Beowulf and the critics

Front Cover
Arizona Center for Medieval and Renaissance Studies, 2002 - Literary Criticism - 461 pages
1 Review
The most important essay in the history of Beowulf scholarship, J.R.R. Tolkien's ("Beowulf. The Monsters and the Critics") has, rightly, been much studied and discussed. But scholars of both Beowulf and Tolkien have to this point been unaware that Tolkien's essay was a redaction of a much longer and more substantial work, Beowulf and the Critics, which Tolkien rote in the 1930's and probably delivered as a series of Oxford lectures. This critical edition of Beowulf and Critics presents both unpublished versions of Tolkien's lecture ('A and B') each substantially different from the other and from the final, published essay. The edition includes a description of the manuscript, complete textual and explanatory notes, and a detailed critical introduction that explains the place of Tolkien's Anglo-Saxon scholarship both in the history of Beowulf scholarship and in literary history. Readers can see what Tolkien really thought about previous Beowulf critics but was too circumspect to publish, and they can also follow the development of Tolkien's thought about Beowulf from rather inchoate impressions to the logical and rhetorical brilliance of the published lecture.

From inside the book

What people are saying - Write a review

LibraryThing Review

User Review  - EowynA - LibraryThing

This book analyzes Tolkien's essay "The Monsters and the Critics". It goes into detail about the process he went through to create that essay, providing a fascinating insight into how Tolkien arrived at the ideas and even the wording he used. Somewhat heavy going for the general reader. Read full review

Contents

Seeds Soil and Northern
1
Beowulf The Critics A
31
AText
147
Copyright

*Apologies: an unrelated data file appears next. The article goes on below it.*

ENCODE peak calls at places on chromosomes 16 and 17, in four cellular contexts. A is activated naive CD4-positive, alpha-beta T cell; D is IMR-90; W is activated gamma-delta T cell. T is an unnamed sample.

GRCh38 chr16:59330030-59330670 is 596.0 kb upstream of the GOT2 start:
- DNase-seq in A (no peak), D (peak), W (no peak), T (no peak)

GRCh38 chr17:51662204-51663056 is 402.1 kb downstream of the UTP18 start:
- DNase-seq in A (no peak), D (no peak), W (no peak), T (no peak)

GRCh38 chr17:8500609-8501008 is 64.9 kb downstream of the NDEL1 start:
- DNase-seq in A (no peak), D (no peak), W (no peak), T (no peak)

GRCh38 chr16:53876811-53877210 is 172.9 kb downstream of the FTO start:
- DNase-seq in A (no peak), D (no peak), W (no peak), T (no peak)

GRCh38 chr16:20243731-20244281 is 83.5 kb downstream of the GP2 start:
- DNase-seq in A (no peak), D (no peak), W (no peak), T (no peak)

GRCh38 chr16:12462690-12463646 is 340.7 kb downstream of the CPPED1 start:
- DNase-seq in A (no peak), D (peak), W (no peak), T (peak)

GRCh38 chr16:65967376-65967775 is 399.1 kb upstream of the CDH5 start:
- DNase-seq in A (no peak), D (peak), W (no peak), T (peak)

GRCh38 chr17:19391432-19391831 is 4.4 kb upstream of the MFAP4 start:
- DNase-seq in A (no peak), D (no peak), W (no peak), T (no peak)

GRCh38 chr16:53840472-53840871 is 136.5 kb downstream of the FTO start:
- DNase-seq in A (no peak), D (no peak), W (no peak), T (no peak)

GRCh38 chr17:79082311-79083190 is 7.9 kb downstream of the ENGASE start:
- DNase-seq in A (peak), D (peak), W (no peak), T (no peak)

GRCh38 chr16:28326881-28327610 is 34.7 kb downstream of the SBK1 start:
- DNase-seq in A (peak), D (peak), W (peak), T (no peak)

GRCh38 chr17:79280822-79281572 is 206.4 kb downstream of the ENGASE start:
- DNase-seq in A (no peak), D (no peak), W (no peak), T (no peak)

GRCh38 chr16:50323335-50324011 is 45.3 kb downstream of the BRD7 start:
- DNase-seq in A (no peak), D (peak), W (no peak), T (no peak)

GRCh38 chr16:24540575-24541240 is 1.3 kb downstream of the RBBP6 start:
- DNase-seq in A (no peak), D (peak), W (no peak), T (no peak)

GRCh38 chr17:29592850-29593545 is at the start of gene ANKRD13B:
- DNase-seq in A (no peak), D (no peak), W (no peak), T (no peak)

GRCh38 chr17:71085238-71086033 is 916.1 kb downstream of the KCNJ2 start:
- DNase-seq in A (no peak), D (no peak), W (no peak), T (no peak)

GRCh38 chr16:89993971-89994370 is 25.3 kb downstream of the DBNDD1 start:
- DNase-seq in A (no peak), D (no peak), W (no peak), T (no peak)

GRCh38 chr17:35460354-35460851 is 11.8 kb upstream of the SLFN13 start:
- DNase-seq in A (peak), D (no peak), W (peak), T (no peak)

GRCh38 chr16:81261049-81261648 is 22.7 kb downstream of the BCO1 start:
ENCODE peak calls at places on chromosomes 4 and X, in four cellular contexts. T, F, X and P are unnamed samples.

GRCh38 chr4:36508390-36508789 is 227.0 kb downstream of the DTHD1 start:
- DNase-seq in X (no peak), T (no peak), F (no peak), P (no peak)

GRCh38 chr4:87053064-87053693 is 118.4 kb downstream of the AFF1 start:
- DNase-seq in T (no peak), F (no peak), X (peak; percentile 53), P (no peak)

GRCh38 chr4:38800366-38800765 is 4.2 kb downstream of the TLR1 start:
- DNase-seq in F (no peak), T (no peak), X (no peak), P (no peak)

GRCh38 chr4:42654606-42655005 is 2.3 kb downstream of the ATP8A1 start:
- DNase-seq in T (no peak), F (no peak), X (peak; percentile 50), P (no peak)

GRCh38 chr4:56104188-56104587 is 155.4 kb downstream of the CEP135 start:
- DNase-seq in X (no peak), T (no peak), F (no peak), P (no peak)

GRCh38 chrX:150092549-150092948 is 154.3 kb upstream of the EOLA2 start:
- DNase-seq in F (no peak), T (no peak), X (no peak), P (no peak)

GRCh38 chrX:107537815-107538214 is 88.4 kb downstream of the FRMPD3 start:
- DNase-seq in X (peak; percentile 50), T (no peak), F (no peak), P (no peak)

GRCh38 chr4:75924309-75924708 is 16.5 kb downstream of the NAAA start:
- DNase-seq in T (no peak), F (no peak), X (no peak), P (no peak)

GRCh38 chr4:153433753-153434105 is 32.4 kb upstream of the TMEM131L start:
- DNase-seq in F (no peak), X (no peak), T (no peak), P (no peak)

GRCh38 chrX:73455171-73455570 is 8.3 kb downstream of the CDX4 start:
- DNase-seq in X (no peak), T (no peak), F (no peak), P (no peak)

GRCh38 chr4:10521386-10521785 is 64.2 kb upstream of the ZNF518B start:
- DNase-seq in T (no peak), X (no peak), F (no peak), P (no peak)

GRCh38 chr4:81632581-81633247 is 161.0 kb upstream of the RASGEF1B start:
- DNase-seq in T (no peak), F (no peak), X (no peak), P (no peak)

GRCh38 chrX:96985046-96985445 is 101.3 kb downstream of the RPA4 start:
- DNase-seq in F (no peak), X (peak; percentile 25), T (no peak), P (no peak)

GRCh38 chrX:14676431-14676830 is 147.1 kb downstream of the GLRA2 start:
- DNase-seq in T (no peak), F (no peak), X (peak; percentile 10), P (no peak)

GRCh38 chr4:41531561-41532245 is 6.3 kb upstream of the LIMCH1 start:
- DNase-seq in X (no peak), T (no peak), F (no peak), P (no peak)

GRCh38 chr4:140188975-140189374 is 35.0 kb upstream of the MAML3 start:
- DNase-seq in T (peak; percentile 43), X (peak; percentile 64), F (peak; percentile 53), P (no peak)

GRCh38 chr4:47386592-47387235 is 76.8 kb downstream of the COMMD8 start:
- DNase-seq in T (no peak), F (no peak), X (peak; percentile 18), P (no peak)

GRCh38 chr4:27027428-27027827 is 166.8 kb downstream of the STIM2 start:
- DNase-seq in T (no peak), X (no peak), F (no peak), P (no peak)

4 other sections not shown

Other editions - View all

Common terms and phrases

About the author (2002)

A writer of fantasies, Tolkien, a professor of language and literature at Oxford University, was always intrigued by early English and the imaginative use of language. In his greatest story, the trilogy The Lord of the Rings (1954--56), Tolkien invented a language with vocabulary, grammar, syntax, even poetry of its own. Though readers have created various possible allegorical interpretations, Tolkien has said: "It is not about anything but itself. (Certainly it has no allegorical intentions, general, particular or topical, moral, religious or political.)" In The Adventures of Tom Bombadil (1962), Tolkien tells the story of the "master of wood, water, and hill," a jolly teller of tales and singer of songs, one of the multitude of characters in his romance, saga, epic, or fairy tales about his country of the Hobbits. Tolkien was also a formidable medieval scholar, as attested to by, among other works, Beowulf: The Monster and the Critics (1936) and his edition of Anciene Wisse:English Text of the Anciene Riwle. Hos latest work, The Legend of Sigurd and Gudrún, was never before published. It was written while Tolkien was Professor of Anglo-Saxon at Oxford during the 1920's and 1930's before The Lord of the Rings.